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Urbanisation-induced land cover temperature dynamics for sustainable future urban heat island mitigation

Urbanisation-induced land cover temperature dynamics for sustainable future urban heat island mitigation
Urbanisation-induced land cover temperature dynamics for sustainable future urban heat island mitigation
Urban land cover is one of the fastest global growing land cover types which permanently alters land surface properties and atmospheric interactions, often initiating an urban heat island effect. Urbanisation comprises a number of land cover changes within metropolitan regions. However, these complexities have been somewhat neglected in temperature analysis studies of the urban heat island effect, whereby over-simplification ignores the heterogeneity of urban surfaces and associated land surface temperature dynamics. Accurate spatial information pertaining to these land cover change – temperature relationships across space is essential for policy integration regarding future sustainable city planning to mitigate urban heat impacts. Through a multi-sensor approach, this research disentangles the complex spatial heterogeneous variations between changes in land cover (Landsat data) and land surface temperature (MODIS data), to understand the urban heat island effect dynamics in greater detail for appropriate policy integration. The application area is the rapidly expanding Perth Metropolitan Region (PMR) in Western Australia (WA). Results indicate that land cover change from forest to urban is associated with the greatest annual daytime and nighttime temperature change of 0.40 °C and 0.88 °C respectively. Conversely, change from grassland to urban minimises temperature change at 0.16 °C and 0.77 °C for annual daytime and nighttime temperature respectively. These findings are important to consider for proposed developments of the city as such detail is not currently considered in the urban growth plans for the PMR. The novel intra-urban research approach presented can be applied to other global metropolitan regions to facilitate future transition towards sustainable cities, whereby urban heat impacts can be better managed through optimised land use planning, moving cities towards alignment with the 2030 sustainable development goals and the City Resilience Framework (CRF).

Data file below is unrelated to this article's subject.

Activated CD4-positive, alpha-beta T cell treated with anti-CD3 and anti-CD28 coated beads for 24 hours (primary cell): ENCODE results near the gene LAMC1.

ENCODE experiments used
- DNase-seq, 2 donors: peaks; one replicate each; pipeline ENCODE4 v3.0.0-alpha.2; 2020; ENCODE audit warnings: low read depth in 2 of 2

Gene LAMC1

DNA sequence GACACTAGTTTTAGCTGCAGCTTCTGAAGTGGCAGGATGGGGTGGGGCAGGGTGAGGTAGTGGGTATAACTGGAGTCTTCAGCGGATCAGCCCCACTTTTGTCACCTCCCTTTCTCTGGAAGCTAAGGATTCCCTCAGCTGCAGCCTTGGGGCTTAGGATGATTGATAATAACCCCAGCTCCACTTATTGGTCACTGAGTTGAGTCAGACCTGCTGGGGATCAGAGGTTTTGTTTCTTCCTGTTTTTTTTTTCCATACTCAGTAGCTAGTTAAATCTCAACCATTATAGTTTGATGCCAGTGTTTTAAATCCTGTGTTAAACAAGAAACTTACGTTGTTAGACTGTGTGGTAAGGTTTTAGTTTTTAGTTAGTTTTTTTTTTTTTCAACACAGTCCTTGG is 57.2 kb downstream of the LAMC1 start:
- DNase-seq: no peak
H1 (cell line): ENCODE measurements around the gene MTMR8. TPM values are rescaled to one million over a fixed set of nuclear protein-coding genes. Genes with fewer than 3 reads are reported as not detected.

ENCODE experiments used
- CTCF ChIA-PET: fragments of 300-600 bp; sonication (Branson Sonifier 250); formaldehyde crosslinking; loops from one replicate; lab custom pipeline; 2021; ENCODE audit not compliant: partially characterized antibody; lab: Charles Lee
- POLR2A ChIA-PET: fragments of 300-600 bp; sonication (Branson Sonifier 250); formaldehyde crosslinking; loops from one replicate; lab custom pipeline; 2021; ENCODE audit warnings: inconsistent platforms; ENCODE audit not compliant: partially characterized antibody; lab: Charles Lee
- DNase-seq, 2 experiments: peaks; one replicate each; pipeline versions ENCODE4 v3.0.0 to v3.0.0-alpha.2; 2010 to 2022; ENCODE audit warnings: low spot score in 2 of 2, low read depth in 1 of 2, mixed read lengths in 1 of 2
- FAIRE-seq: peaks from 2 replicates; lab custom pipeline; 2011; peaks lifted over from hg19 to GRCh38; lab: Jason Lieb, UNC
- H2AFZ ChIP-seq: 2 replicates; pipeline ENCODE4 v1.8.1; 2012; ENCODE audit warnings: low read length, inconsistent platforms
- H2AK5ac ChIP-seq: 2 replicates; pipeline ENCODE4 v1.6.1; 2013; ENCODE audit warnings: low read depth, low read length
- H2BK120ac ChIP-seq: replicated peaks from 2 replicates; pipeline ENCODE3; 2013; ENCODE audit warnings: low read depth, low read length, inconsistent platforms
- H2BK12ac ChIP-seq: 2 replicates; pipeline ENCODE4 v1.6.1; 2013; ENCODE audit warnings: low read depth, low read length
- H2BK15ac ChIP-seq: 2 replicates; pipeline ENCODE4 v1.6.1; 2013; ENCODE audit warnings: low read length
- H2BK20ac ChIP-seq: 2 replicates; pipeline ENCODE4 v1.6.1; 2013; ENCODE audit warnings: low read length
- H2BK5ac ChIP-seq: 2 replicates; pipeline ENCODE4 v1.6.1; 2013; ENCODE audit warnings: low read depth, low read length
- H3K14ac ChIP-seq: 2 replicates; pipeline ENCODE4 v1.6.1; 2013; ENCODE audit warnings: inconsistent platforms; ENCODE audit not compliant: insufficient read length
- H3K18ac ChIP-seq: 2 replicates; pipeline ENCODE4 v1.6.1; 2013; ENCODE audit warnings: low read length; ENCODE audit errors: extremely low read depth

urban heat island, land cover change, sustainable development, impact, policy
2413-8851
MacLachlan, Andrew
7256882c-d3c7-4bd9-99e7-e2a5e4b5ed75
Biggs, Eloise
f0afed06-18ac-4a4d-841c-36ea4ff8a3b4
Roberts, Gareth
fa1fc728-44bf-4dc2-8a66-166034093ef2
Boruff, Bryan
b13be7d3-1d2a-4030-a131-30bf4bfb114b
MacLachlan, Andrew
7256882c-d3c7-4bd9-99e7-e2a5e4b5ed75
Biggs, Eloise
f0afed06-18ac-4a4d-841c-36ea4ff8a3b4
Roberts, Gareth
fa1fc728-44bf-4dc2-8a66-166034093ef2
Boruff, Bryan
b13be7d3-1d2a-4030-a131-30bf4bfb114b

MacLachlan, Andrew, Biggs, Eloise, Roberts, Gareth and Boruff, Bryan (2017) Urbanisation-induced land cover temperature dynamics for sustainable future urban heat island mitigation. Urban Science, 1 (38). (doi:10.3390/urbansci1040038).

Record type: Article

Abstract

Urban land cover is one of the fastest global growing land cover types which permanently alters land surface properties and atmospheric interactions, often initiating an urban heat island effect. Urbanisation comprises a number of land cover changes within metropolitan regions. However, these complexities have been somewhat neglected in temperature analysis studies of the urban heat island effect, whereby over-simplification ignores the heterogeneity of urban surfaces and associated land surface temperature dynamics. Accurate spatial information pertaining to these land cover change – temperature relationships across space is essential for policy integration regarding future sustainable city planning to mitigate urban heat impacts. Through a multi-sensor approach, this research disentangles the complex spatial heterogeneous variations between changes in land cover (Landsat data) and land surface temperature (MODIS data), to understand the urban heat island effect dynamics in greater detail for appropriate policy integration. The application area is the rapidly expanding Perth Metropolitan Region (PMR) in Western Australia (WA). Results indicate that land cover change from forest to urban is associated with the greatest annual daytime and nighttime temperature change of 0.40 °C and 0.88 °C respectively. Conversely, change from grassland to urban minimises temperature change at 0.16 °C and 0.77 °C for annual daytime and nighttime temperature respectively. These findings are important to consider for proposed developments of the city as such detail is not currently considered in the urban growth plans for the PMR. The novel intra-urban research approach presented can be applied to other global metropolitan regions to facilitate future transition towards sustainable cities, whereby urban heat impacts can be better managed through optimised land use planning, moving cities towards alignment with the 2030 sustainable development goals and the City Resilience Framework (CRF).

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More information

Accepted/In Press date: 29 November 2017
e-pub ahead of print date: 2 December 2017
Keywords: urban heat island, land cover change, sustainable development, impact, policy

Identifiers

Local EPrints ID: 416067
URI: http://eprints.soton.ac.uk/id/eprint/416067
ISSN: 2413-8851
PURE UUID: 0f7871eb-fa14-44d7-9ff5-74f56d357169
ORCID for Gareth Roberts: ORCID iD orcid.org/0009-0007-3431-041X

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Date deposited: 01 Dec 2017 17:30
Last modified: 16 Mar 2024 05:59

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Contributors

Author: Andrew MacLachlan
Author: Eloise Biggs
Author: Gareth Roberts ORCID iD
Author: Bryan Boruff

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